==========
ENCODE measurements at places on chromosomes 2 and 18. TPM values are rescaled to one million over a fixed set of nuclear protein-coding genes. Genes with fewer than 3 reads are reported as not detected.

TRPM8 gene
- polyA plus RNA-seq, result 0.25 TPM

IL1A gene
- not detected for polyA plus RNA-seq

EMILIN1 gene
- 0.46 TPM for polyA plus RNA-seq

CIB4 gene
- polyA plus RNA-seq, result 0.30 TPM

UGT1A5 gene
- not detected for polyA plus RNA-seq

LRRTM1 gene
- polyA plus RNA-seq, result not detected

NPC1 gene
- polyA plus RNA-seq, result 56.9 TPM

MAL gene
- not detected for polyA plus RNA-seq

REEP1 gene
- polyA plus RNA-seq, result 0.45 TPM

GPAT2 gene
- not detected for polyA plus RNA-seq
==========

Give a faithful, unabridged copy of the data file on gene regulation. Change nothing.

ENCODE measurements at places on chromosomes 2 and 18. TPM values are rescaled to one million over a fixed set of nuclear protein-coding genes. Genes with fewer than 3 reads are reported as not detected.

TRPM8 gene
- polyA plus RNA-seq, result 0.25 TPM

IL1A gene
- not detected for polyA plus RNA-seq

EMILIN1 gene
- 0.46 TPM for polyA plus RNA-seq

CIB4 gene
- polyA plus RNA-seq, result 0.30 TPM

UGT1A5 gene
- not detected for polyA plus RNA-seq

LRRTM1 gene
- polyA plus RNA-seq, result not detected

NPC1 gene
- polyA plus RNA-seq, result 56.9 TPM

MAL gene
- not detected for polyA plus RNA-seq

REEP1 gene
- polyA plus RNA-seq, result 0.45 TPM

GPAT2 gene
- not detected for polyA plus RNA-seq